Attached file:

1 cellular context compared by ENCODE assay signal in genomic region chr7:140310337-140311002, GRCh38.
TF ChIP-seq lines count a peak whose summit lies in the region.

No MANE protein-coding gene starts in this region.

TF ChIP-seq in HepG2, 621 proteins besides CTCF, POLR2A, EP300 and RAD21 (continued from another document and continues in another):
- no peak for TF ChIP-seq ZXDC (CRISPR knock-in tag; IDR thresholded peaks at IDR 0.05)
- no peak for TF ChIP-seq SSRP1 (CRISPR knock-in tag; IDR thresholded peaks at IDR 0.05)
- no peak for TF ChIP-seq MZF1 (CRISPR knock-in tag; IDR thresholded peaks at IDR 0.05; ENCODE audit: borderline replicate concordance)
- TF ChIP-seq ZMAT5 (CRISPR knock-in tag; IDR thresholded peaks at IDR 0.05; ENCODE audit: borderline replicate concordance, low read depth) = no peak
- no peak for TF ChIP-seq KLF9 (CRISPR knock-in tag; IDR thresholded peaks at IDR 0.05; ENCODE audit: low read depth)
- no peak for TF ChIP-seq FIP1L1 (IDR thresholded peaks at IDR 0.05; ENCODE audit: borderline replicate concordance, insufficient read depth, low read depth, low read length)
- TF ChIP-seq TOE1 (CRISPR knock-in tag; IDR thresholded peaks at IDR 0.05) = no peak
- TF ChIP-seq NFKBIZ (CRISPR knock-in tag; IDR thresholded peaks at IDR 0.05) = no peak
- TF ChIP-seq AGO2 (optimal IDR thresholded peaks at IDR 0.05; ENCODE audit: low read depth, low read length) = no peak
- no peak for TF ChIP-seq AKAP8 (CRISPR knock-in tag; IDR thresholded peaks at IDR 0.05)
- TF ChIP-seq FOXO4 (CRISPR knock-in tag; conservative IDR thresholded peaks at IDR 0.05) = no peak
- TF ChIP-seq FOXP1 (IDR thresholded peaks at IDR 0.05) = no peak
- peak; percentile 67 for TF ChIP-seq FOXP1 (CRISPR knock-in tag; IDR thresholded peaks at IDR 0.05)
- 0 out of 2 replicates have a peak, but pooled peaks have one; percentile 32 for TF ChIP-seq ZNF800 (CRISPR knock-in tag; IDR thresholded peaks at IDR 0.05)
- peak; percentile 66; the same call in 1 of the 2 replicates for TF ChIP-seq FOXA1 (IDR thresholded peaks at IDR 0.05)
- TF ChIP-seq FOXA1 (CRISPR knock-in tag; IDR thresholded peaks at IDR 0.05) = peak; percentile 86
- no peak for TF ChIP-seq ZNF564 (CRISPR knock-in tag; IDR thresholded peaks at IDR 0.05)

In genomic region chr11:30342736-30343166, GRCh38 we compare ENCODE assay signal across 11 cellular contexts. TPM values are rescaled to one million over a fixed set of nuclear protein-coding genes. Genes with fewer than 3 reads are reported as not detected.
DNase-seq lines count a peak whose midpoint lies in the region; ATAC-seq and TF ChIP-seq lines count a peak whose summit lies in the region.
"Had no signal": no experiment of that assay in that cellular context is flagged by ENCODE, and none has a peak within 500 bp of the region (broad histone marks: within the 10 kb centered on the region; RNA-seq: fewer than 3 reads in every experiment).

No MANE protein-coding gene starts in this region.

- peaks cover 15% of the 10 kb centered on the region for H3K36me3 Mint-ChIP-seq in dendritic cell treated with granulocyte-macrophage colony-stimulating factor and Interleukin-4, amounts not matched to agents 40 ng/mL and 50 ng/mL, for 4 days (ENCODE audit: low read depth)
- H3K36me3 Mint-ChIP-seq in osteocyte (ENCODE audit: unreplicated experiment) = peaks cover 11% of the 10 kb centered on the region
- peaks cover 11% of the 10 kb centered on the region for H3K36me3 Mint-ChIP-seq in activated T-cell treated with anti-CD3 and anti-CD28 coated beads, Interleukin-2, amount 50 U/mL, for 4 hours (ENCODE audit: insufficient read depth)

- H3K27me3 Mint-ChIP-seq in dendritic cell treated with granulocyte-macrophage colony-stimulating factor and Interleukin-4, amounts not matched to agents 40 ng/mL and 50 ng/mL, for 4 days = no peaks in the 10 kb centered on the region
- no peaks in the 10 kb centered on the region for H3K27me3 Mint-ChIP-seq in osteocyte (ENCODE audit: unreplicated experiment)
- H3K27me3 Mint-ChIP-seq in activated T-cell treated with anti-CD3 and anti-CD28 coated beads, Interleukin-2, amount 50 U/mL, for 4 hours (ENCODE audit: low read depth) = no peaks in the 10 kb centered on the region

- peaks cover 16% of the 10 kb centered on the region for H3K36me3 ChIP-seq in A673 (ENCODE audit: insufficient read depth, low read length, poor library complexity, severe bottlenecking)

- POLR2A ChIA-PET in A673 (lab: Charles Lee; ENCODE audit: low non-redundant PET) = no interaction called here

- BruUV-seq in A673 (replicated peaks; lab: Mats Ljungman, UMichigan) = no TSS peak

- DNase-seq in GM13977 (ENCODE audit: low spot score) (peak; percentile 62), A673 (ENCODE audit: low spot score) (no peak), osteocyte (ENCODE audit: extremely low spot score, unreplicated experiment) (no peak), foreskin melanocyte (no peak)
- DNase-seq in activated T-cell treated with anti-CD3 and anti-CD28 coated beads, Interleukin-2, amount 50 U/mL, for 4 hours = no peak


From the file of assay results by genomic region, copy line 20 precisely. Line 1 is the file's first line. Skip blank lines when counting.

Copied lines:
- TF ChIP-seq FOXA1 (CRISPR knock-in tag; IDR thresholded peaks at IDR 0.05) = peak; percentile 86